You know the season’s gone the wrong way when all anyone wants to talk about coming out of a 5-1 win is who’s getting traded.
This is with Henrik Sedin putting up four assists, Daniel putting up three, and Jannik Hansen scoring two goals.
None of those are the story.
Ending a four-game losing streak (and of course the 4-game 5-2 scoreline streak you’d grown to love), the win got Vancouver to within seven points of Nashville, the team holding the final wild card spot in the West.
No, the bandwagon did not get any fuller.
The only fans still on that wagon are the ones who go down with the ship – and good for you guys, because that’s not an easy job.
Back to the story – how did this game affect trade values? Items one and two should help answer that.
The way Vrbata’s been playing lately, he’d almost removed any trade value he had. But finally, finally he scored.
Obviously it came on the power play with the Sedins – weird how he plays well when put in offensive situations (weird to the coach and no one else, really).
Proof Benning has been shopping Vrbata:
Every scout up here was scribbling detailed notes after Vrbata’s goal. Not even joking. #canucks
— Paul McLellan (@McLellanPaul) February 22, 2016
Interesting note – with all these scouts in town, and with the Canucks clearly shopping Vrbata, he’s moved to a line with McCann and Burrows. Instead of being buried at the defensive end with Bo Horvat’s line – the one that takes the least offensive draws – he played with the line that took the most offensive draws against Colorado.
Something tells me that move is not only a Willie decision.
Crazy isn’t it? Last season a goal from Vrbata was as reliable as a Swiss watch – they just kept ticking. Now he’s more like that fake Tag you bought at the market in Thailand or China – if it works, it doesn’t last.
He left the game after going down awkwardly here.
Willie, on Vrbata’s injury after the game: “We’ll see, we’ll evaluate it tomorrow and see where he’s at.”
Taj makes a good point.
The backlash if Shinkaruk isn’t called up if Vrbata is out should be something else.
— Taj (@taj1944) February 22, 2016
So does Grainne.
what has he seen since 2002 pic.twitter.com/RpLbwxmx6v
— Gráinne (@wholegrainne) February 22, 2016
He used to smile for pictures. Imagine.
Hansen scored two goals against the Avs.
So how are fans feeling about possibly moving Hansen?
Many don’t want him gone.
@omarcanuck keep. No one else plays that style with the sedins anymore. They need him too.
— wayne (@starIiege) February 22, 2016
While some see the benefits.
@omarcanuck you gotta trade everyone who can get picks at this years draft. You never know they might luck out one of these years.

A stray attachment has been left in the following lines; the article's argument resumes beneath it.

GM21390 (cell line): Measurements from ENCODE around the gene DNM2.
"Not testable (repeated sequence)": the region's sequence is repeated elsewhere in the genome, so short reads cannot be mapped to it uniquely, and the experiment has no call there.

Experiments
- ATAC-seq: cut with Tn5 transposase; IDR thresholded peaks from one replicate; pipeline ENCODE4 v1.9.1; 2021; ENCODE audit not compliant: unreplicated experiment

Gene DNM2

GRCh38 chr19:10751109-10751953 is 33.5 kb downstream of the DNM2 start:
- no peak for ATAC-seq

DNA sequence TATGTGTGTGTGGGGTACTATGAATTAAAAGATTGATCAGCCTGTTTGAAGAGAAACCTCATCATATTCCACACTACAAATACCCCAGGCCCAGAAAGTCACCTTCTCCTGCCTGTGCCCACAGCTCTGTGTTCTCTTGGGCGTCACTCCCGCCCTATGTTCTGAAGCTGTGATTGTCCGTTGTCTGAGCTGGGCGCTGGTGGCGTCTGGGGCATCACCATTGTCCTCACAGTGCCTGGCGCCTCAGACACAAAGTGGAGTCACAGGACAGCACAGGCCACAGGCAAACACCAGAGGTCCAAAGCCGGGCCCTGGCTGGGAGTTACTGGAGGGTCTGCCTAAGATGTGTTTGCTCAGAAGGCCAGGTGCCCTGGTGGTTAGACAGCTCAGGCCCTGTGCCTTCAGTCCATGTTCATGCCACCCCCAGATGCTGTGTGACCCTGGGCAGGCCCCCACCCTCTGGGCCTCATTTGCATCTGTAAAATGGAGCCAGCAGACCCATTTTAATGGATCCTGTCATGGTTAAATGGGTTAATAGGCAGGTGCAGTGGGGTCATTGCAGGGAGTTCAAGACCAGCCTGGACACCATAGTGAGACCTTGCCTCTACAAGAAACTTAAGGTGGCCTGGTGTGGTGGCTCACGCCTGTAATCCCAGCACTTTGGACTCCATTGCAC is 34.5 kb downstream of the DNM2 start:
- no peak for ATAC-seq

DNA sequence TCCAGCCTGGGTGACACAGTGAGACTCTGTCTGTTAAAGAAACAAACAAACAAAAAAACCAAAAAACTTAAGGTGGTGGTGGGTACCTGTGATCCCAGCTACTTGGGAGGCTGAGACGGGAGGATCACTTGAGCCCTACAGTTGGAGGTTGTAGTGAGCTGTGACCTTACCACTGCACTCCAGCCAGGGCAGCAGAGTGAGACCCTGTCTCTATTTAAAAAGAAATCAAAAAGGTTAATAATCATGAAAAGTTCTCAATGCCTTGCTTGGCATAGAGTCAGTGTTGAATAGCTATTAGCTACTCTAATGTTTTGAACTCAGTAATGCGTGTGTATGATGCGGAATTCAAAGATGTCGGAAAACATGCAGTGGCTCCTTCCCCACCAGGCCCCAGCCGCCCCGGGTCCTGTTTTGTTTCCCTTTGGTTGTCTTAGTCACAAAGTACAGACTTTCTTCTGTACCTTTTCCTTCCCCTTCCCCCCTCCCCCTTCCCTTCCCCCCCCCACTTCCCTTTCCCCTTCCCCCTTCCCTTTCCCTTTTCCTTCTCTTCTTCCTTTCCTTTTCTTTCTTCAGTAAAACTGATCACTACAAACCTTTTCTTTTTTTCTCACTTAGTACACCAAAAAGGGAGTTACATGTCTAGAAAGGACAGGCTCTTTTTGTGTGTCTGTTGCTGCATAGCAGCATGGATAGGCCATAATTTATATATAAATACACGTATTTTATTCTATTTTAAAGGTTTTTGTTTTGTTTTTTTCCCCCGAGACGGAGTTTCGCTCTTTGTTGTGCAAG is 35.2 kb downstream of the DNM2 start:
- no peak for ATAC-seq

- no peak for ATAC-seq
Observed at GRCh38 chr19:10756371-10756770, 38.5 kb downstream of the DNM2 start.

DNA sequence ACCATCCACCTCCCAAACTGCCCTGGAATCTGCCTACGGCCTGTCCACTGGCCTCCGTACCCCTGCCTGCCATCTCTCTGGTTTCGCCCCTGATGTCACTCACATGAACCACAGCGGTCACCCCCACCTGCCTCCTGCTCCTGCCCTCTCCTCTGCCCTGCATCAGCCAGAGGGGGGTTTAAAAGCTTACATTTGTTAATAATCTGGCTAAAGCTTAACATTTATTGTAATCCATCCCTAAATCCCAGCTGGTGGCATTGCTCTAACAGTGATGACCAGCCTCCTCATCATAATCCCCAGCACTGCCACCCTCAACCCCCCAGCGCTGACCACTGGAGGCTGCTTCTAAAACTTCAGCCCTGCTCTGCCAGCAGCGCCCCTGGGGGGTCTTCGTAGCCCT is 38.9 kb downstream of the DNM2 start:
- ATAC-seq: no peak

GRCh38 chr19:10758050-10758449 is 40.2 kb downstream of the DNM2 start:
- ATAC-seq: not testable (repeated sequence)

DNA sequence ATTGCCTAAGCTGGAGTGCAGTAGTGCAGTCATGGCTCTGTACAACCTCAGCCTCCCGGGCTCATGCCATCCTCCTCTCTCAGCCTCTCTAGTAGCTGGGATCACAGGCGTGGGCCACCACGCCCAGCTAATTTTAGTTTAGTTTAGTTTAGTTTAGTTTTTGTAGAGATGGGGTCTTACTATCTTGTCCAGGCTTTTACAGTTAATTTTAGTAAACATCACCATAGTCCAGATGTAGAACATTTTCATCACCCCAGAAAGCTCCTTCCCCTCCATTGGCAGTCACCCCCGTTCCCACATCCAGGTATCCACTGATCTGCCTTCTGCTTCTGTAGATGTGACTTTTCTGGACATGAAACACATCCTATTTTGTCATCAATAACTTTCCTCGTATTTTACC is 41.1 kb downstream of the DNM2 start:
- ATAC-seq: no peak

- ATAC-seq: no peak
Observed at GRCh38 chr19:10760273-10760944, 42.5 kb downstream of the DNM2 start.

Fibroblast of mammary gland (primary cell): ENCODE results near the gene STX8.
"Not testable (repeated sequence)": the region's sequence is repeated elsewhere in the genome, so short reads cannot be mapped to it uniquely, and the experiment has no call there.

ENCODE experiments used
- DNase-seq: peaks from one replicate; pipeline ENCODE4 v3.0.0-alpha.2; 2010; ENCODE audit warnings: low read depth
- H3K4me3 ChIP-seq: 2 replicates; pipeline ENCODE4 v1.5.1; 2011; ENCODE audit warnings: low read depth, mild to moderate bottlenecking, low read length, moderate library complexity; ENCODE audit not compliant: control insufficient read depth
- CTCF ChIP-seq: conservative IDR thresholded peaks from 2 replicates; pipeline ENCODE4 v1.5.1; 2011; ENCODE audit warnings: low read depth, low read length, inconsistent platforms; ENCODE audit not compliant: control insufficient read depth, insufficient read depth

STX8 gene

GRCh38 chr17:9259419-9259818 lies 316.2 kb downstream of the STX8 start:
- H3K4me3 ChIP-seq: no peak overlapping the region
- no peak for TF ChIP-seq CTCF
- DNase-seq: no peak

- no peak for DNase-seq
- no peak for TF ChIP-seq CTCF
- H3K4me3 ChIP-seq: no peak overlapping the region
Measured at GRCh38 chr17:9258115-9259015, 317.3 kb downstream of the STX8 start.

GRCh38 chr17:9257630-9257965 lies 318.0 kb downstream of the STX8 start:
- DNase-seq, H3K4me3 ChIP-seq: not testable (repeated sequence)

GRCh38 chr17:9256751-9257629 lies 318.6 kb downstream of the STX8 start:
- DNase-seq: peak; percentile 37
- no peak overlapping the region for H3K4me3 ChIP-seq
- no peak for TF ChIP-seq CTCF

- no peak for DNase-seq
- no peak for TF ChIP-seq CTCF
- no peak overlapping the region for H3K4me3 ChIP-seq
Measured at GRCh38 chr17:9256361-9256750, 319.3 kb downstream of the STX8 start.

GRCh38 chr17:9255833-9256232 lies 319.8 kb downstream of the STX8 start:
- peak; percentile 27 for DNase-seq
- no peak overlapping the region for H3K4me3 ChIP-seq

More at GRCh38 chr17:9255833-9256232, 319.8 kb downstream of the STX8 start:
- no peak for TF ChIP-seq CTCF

— Mike Ing (@mikeIng18) February 22, 2016
My favourite take (because it’s dead on).
@omarcanuck Trade him now before everyone in Vancouver turns on him next year when he fails to match this year’s production.
— Steve Lancashire (@lankey22) February 22, 2016
And this should set up the next section nicely.
@omarcanuck Better question. What would Hansen get that’s an improvement over Hansen?
— Steve Boddy (@Boddy604) February 22, 2016
Look, if the Canucks really are serious about this rebuild and are not as bad at asset management as they showed with the Frankie Corrado debacle, fans should be hoping they’re at least considering trading Jannik Hansen.
While trading away one of the team’s most consistent and most exciting players will be hard to stomach, at 29, Hansen’s likely having what might be his best season in the NHL. He’s already at 32 points – seven short of his career high, and he’s doing it on a ridiculous 17.7 shooting percentage – by comparison Jamie Benn’s is 16, Patrick Kane’s is 15.9, and Alex Ovechkin’s is 13 – and a PDO of 104.
Playing with the Sedins, Hansen’s o-zone starts are also the highest they’ve been in his career at 56.8.
While there is a possibility the numbers could all be at these levels again, you have to realize everything’s going right for Hansen this season so it’s not likely. Basically, he’s stolen all the puck luck Vrbata had last season.
Trading Hansen makes sense because his stock will never be higher, and to answer Steve’s question above, he’s the kind of piece who can fetch a first rounder or equivalent in return.
Enough on trades (for now) – let’s not forget Vancouver snapped the losing streak.
As good as the Sedins and Hansen were, their play would’ve made no difference if Ryan Miller wasn’t on a mission against Colorado.
By the end of the game, Vancouver was outshot 38-29 and score-adjusted corsi was 51.3-34.9 (from war-on-ice.com). If that means nothing to you, the possession chart from hockeystats.ca should make it more clear.
This was Miller’s best save.
If the gif’s too small or jittery on your phone – he stopped it with his right toe, or possibly the blade on his skate.
Sorry to say the most exciting play of the game wasn’t from a Canuck. It came from the 2013 first overall draft pick Nathan MacKinnon.
Miller had that save on Soderberg too.
Millsy had the answer to every shot until he had Jarome Iginla sitting on him so Matt Duchene could score with 42 seconds left in the game.
No, it wasn’t fair that Miller lost his shutout on this.
His reaction, though…
It raises the question: what’s more fun to watch – dialed in Miller or angry Miller?
With the Canucks seven points out and looking to be sellers at the deadline, fans need something to be hopeful about.
Here are the highlight’s from Brock Boeser’s game Saturday. (if you want to save time, go straight to 1:15)
A couple notes:
Note: Thanks to computer hacker Ryan Biech who supplied some of the gifs for this post